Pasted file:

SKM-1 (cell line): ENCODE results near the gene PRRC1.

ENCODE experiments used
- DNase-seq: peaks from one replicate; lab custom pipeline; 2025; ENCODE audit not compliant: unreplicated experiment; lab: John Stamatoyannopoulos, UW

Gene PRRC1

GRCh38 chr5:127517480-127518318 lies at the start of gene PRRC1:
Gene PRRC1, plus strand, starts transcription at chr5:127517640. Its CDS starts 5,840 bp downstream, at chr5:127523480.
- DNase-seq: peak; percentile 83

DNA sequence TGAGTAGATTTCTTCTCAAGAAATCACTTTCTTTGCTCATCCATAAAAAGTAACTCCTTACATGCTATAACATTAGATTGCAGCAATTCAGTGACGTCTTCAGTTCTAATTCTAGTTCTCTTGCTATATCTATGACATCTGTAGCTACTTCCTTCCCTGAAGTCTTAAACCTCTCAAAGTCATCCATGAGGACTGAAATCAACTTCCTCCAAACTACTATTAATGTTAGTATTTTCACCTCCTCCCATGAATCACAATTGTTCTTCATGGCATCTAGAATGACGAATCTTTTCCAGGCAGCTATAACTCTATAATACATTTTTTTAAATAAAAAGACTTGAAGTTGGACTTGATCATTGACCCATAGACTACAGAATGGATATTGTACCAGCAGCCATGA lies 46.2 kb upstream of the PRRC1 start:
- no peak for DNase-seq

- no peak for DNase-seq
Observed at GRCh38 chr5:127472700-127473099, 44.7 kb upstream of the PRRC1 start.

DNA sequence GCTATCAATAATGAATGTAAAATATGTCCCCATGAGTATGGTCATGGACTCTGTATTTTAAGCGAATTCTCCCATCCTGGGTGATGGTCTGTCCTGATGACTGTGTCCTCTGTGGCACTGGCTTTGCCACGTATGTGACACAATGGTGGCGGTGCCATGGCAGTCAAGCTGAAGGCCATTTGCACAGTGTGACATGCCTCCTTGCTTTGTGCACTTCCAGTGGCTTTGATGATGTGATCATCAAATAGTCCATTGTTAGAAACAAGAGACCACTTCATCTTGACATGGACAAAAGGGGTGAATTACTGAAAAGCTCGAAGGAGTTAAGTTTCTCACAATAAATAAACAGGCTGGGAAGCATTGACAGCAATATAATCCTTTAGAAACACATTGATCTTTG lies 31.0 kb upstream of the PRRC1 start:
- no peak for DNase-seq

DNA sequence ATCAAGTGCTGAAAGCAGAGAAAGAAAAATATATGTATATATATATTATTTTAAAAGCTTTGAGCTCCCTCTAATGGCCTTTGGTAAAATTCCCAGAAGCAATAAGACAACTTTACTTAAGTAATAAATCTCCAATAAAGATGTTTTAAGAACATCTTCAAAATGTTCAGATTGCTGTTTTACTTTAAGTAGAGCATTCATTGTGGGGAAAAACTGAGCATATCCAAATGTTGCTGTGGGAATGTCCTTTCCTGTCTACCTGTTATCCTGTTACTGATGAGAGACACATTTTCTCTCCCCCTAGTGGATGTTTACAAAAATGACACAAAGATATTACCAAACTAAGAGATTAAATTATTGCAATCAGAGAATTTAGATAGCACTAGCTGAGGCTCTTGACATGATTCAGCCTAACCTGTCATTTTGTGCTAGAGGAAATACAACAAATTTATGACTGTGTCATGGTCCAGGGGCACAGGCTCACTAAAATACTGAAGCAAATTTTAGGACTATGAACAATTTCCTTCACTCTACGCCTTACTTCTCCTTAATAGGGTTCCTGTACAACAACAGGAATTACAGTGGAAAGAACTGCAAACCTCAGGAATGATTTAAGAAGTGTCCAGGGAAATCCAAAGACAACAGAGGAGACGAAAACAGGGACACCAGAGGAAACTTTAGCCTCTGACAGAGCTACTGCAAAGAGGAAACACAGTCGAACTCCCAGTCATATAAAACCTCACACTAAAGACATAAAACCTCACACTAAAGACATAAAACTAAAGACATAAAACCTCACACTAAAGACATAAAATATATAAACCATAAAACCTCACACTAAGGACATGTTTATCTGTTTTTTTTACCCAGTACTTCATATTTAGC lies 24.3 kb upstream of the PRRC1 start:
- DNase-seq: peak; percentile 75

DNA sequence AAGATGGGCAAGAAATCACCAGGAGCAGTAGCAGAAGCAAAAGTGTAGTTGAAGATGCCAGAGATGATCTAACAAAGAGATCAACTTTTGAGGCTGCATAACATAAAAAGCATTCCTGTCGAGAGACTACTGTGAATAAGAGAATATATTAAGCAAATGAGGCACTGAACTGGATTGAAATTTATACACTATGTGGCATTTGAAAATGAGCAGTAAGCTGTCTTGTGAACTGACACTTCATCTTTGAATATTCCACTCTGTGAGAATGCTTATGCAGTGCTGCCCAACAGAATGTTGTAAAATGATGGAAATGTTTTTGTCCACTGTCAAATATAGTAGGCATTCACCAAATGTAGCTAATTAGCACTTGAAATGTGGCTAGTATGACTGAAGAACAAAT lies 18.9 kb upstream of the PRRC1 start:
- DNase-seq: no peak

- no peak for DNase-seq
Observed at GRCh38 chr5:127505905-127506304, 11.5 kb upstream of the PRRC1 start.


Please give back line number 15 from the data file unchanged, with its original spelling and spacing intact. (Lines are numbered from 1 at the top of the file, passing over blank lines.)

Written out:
- DNase-seq: peak; percentile 75